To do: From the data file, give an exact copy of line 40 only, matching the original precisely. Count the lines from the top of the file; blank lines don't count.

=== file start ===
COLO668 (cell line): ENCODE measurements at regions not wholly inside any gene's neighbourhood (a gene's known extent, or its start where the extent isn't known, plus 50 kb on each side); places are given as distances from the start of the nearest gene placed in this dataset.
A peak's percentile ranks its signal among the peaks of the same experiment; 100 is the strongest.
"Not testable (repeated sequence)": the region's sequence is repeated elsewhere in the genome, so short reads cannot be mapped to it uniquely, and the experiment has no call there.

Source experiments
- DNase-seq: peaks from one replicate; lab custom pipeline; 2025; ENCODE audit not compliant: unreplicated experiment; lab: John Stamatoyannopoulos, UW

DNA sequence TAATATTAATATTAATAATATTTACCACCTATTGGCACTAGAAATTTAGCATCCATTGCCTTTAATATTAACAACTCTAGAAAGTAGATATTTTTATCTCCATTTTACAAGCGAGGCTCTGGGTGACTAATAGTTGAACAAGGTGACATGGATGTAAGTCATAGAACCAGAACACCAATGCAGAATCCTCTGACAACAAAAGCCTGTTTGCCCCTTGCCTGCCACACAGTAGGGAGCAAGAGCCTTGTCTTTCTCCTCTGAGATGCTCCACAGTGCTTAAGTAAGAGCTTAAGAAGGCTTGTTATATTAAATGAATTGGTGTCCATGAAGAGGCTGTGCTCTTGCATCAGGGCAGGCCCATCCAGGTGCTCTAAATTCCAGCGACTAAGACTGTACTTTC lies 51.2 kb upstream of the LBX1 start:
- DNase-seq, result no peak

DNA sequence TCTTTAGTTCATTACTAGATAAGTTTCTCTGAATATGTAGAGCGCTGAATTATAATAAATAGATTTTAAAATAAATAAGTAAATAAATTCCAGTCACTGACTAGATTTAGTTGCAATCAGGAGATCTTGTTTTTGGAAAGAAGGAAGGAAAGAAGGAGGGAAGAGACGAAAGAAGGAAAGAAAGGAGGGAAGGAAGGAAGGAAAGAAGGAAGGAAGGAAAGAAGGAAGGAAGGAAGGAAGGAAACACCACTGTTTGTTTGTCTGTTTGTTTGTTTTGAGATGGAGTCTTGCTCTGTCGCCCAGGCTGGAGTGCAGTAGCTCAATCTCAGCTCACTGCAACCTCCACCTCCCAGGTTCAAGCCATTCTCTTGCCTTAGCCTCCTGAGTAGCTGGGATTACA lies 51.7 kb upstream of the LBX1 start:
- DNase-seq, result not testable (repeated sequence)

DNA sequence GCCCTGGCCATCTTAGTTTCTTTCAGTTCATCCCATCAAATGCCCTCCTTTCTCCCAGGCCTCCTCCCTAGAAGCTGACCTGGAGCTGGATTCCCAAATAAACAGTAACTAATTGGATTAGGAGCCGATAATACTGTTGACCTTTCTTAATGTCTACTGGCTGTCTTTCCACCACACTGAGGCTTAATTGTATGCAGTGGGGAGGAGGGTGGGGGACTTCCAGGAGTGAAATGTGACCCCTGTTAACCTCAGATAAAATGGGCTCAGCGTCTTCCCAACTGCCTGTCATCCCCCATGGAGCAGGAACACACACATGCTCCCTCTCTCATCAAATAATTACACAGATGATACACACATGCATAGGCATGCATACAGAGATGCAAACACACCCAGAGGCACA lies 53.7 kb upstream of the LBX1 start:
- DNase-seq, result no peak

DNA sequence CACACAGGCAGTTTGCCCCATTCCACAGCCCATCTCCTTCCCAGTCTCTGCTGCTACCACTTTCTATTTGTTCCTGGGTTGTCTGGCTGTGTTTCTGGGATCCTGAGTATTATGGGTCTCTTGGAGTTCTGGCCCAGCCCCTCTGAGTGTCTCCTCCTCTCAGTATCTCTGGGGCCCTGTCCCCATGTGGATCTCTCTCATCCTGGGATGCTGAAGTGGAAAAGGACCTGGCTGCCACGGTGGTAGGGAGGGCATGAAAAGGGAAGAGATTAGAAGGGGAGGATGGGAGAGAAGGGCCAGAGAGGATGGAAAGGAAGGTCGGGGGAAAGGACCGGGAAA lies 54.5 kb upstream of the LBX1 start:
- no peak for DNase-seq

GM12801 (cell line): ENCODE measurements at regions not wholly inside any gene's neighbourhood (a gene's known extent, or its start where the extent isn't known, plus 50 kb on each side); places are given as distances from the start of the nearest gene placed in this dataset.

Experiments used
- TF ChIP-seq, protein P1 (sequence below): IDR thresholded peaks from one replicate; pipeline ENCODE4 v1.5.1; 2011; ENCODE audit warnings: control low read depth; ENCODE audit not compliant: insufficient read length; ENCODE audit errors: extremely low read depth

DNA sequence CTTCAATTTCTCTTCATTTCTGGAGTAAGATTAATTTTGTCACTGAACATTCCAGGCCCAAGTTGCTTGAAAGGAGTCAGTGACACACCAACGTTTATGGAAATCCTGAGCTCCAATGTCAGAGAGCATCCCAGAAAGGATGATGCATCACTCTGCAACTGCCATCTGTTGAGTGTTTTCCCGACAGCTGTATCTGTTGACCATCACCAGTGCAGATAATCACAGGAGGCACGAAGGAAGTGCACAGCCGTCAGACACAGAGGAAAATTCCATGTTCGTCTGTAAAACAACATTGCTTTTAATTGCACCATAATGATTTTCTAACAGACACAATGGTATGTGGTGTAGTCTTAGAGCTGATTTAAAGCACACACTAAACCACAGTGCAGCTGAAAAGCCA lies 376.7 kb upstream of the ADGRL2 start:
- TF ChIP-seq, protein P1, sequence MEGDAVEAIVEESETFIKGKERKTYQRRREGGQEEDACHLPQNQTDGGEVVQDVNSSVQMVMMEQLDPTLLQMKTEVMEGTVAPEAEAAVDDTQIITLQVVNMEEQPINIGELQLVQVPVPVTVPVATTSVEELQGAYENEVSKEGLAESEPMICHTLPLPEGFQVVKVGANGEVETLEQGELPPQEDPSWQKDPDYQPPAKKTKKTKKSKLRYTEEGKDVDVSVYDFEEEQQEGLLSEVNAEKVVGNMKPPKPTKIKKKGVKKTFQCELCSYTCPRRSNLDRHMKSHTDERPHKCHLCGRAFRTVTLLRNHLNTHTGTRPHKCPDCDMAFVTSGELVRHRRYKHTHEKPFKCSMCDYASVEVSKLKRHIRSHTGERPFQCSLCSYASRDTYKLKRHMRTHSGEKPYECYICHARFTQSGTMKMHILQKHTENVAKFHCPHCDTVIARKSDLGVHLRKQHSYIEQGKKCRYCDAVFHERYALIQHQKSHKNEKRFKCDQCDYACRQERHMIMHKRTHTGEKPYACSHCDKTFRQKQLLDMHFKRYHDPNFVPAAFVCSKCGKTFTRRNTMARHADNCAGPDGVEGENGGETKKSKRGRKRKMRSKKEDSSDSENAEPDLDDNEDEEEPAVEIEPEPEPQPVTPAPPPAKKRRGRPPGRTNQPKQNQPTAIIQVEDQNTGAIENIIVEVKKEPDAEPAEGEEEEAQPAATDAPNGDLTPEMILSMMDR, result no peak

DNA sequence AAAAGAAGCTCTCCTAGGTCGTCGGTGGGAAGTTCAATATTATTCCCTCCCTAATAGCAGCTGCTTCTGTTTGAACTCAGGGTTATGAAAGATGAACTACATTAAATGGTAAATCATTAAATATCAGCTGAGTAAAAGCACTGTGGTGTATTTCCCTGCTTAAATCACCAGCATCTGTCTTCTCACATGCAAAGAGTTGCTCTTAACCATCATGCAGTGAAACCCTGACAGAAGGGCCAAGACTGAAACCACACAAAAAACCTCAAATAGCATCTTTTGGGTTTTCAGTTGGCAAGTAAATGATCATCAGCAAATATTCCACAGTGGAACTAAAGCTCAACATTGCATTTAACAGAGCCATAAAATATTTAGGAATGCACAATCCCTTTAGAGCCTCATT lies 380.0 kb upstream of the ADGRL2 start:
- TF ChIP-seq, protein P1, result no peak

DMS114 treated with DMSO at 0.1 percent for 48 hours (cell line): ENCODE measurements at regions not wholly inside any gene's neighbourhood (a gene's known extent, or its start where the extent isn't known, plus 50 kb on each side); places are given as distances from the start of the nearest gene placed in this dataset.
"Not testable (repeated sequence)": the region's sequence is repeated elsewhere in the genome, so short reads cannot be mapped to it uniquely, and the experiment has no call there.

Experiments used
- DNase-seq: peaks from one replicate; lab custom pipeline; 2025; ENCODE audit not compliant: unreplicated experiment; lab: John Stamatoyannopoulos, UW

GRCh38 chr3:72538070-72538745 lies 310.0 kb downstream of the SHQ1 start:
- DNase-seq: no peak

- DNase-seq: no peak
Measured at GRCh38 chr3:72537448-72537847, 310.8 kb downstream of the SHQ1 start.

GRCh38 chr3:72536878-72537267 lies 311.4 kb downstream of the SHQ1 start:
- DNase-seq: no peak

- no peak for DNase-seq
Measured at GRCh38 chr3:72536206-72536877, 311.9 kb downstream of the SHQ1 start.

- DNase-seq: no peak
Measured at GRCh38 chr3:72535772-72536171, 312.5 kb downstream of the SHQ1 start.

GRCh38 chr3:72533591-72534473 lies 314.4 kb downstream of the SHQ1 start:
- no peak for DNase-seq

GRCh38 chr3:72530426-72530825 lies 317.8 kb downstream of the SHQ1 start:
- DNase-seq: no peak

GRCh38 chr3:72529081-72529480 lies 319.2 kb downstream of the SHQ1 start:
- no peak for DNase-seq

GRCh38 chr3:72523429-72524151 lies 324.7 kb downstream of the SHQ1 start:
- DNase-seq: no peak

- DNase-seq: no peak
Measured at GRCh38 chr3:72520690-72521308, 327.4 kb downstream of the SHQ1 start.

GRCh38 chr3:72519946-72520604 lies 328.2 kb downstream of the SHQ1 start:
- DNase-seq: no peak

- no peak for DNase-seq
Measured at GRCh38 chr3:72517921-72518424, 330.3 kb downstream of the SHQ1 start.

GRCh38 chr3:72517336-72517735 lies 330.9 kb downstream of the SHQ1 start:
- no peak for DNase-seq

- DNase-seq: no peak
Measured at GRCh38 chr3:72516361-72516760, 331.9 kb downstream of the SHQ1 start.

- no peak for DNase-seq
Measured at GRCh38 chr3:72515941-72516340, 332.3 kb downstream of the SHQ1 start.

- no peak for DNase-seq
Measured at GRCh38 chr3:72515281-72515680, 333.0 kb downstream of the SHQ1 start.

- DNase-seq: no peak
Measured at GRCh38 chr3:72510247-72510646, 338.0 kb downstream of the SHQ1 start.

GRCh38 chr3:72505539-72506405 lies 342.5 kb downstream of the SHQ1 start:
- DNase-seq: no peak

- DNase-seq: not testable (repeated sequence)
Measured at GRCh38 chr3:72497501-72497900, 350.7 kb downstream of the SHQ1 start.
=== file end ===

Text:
- no peak for DNase-seq